A variety of initiatives, set up as pilots, have been discontinued. Centennial, Colo.’s free trips to its light-rail station, offered through 2017, was distinguished for having an exemplary performance audit. Phoenix also had a large-scale program, which ended in April.
In metropolitan Philadelphia, the Southeastern Pennsylvania Transportation Authority had similar goals, and offered Uber discounts up to 40% for those traveling to/from 11 commuter rail stations — mostly locations with little feeder bus service and chronic parking shortages. The pilot was not renewed last October, partially due to concerns over the need for better performance evaluation data.
Some programs are designed to ameliorate the deluge of private vehicles arriving at evening events. Bend, Ore., and Boulder, Colo., experimented with subsidized ride-sharing to alleviate parking shortages during seasonal events and peak shopping times, respectively, while Sacramento, Calif., subsidized rides to designated light-rail stations for events at the local arena. Neither, though, is presently active.
Not all agencies are willing to offer discounts for all passengers heading a certain way. Several programs target their incentives for workers on overnight shifts. Detroit recently began offering $7 price reductions on Lyft trips to/from the 53 Woodward bus route on weekdays between midnight and 5 a.m. The Pinellas Suncoast Transit Authority gives low-income residents in the St. Petersburg, Fla., area free Uber rides between 9 p.m. and 6 a.m. Qualifying residents can take 25 ride-shares at no cost each month, if they have a valid bus pass. In the Tacoma, Wash., area, Pierce Transit provides Lyft discounts to/from select geographic zones, with designated days and times when each discount is valid.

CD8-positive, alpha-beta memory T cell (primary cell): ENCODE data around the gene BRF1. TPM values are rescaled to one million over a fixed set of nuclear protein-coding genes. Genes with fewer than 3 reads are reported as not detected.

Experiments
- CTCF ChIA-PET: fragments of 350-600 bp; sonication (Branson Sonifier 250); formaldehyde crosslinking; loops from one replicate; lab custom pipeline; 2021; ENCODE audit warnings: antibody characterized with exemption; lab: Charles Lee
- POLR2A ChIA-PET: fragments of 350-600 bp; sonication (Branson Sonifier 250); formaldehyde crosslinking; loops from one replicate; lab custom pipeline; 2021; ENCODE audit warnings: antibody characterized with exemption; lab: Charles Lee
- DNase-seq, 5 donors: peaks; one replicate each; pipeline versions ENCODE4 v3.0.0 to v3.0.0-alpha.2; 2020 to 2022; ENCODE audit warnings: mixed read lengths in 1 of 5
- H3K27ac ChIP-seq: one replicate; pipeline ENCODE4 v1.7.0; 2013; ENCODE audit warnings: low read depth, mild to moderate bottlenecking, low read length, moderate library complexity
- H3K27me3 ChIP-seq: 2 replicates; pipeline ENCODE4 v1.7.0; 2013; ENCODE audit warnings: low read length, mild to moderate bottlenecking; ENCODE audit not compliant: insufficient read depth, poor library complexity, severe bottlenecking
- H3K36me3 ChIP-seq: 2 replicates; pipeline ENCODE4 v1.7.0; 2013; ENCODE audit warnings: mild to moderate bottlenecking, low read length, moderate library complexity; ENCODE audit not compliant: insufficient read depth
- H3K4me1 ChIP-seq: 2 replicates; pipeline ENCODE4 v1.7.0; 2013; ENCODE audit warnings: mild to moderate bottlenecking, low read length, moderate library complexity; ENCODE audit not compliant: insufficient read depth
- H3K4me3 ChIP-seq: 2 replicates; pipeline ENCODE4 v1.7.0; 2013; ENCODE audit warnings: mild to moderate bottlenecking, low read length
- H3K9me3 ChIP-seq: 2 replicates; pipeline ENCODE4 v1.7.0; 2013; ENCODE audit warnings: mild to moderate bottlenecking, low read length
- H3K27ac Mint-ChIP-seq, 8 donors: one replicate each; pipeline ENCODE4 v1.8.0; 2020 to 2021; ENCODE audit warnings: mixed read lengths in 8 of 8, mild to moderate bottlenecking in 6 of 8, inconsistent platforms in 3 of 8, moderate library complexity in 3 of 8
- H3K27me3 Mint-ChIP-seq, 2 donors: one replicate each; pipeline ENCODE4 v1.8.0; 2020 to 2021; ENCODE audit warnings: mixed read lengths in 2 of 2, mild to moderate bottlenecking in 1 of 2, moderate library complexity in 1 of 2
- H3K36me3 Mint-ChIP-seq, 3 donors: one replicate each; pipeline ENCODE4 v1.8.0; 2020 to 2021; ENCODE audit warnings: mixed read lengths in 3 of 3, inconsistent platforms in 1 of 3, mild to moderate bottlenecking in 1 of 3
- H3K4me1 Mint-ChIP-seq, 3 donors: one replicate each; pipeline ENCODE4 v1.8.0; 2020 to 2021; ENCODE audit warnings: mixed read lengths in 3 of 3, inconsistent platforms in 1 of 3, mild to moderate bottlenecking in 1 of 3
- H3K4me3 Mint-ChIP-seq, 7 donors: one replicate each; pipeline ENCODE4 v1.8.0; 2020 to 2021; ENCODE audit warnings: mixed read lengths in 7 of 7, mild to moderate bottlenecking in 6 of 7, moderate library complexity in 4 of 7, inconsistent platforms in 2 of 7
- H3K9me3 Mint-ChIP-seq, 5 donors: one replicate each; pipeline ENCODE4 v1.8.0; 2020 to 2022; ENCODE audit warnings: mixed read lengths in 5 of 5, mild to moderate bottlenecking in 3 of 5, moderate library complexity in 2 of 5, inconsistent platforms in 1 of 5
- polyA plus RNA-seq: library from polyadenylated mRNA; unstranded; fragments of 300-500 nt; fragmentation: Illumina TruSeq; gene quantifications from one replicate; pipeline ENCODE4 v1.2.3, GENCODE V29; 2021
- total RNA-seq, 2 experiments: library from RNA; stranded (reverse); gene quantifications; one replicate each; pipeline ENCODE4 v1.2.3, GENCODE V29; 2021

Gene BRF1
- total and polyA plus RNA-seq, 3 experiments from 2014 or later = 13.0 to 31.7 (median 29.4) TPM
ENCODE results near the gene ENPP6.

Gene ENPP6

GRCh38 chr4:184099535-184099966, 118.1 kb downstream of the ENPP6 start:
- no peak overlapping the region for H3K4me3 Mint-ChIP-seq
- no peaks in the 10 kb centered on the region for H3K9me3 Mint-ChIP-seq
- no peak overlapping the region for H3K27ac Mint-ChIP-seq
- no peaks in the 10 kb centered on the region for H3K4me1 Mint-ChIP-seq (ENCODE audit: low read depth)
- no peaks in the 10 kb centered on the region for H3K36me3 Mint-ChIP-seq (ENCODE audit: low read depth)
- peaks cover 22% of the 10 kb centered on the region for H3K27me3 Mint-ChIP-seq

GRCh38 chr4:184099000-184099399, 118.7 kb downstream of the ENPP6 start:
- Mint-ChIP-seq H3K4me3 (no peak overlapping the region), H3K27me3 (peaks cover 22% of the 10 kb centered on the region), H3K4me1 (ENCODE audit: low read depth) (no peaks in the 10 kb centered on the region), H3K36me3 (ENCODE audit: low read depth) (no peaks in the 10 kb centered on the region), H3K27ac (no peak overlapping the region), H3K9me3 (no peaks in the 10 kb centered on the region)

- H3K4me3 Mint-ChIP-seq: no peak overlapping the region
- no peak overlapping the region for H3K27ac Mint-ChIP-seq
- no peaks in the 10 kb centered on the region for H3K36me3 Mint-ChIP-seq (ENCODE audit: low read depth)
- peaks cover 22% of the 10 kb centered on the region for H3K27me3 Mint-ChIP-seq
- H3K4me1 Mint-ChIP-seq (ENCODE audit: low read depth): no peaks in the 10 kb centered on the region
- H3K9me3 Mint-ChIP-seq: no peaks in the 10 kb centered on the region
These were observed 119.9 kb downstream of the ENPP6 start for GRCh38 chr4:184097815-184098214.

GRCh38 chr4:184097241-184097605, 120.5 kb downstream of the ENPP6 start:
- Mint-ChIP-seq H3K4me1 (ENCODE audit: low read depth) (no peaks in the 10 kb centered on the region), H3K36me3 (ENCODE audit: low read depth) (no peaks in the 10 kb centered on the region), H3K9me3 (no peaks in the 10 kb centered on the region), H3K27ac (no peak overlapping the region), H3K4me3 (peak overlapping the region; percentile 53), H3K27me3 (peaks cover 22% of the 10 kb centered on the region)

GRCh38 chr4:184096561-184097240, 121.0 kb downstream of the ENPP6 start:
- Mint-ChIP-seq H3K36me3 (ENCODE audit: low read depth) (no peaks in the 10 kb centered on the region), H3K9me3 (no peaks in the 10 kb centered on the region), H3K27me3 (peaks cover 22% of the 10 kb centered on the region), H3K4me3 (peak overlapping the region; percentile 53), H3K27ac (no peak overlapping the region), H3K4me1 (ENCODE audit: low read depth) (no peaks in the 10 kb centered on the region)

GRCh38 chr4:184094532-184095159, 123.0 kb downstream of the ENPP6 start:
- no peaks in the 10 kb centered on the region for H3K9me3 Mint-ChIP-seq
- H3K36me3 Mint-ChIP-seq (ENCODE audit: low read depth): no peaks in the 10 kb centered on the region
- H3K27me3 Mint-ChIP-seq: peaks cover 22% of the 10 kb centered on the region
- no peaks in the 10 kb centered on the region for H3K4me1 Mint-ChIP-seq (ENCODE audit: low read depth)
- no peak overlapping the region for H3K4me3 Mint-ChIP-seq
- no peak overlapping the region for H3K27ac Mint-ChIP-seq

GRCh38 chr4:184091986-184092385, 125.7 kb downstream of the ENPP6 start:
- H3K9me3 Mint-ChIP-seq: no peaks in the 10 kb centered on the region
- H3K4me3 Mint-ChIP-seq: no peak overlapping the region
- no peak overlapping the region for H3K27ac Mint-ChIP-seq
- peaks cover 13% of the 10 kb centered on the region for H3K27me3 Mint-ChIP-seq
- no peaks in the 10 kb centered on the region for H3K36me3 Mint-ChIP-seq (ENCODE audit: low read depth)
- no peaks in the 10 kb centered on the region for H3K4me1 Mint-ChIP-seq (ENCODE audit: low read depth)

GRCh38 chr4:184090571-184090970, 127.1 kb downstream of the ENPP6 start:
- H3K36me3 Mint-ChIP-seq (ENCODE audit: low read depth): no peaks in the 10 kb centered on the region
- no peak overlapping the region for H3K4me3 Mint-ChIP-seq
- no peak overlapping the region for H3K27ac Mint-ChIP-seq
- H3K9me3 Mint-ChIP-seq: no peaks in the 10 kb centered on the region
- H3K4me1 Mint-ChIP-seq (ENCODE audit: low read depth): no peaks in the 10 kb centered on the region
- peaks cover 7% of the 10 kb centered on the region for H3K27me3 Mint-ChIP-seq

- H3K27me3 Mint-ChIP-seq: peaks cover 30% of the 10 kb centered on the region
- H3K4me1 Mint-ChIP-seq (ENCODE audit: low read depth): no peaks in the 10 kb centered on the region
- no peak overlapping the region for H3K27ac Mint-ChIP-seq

If more large cities and transit systems give partnerships a try, it seems they will likely side-step thorny issues about “subsidizing the competition” and limit discounts to people with physical mobility challenges. The Massachusetts Bay Transportation Authority’s pilot program with Lyft and Uber gives all Boston area residents who are eligible to use alternatives to MBTA service (e.g., seniors and the disabled) a limited number of subsidized ride-sharing trips per month. Users typically pay the first $2 and any amount above $42, although arrangements vary by service, and no discounts are offered on airport trips. Apart from the bargain price, riders enjoy faster pick-ups than with The Ride — the existing paratransit service.
Las Vegas provides subsidized Lyft rides to paratransit-eligible riders, who pay a flat $3, while the city covers the rest (up to $15). Elsewhere, public bodies are forging partnerships with microtransit operators, such as Chariot and Via Mobility Services, which tend to operate larger vehicles. These are not considered in our report but are often designed in similar ways.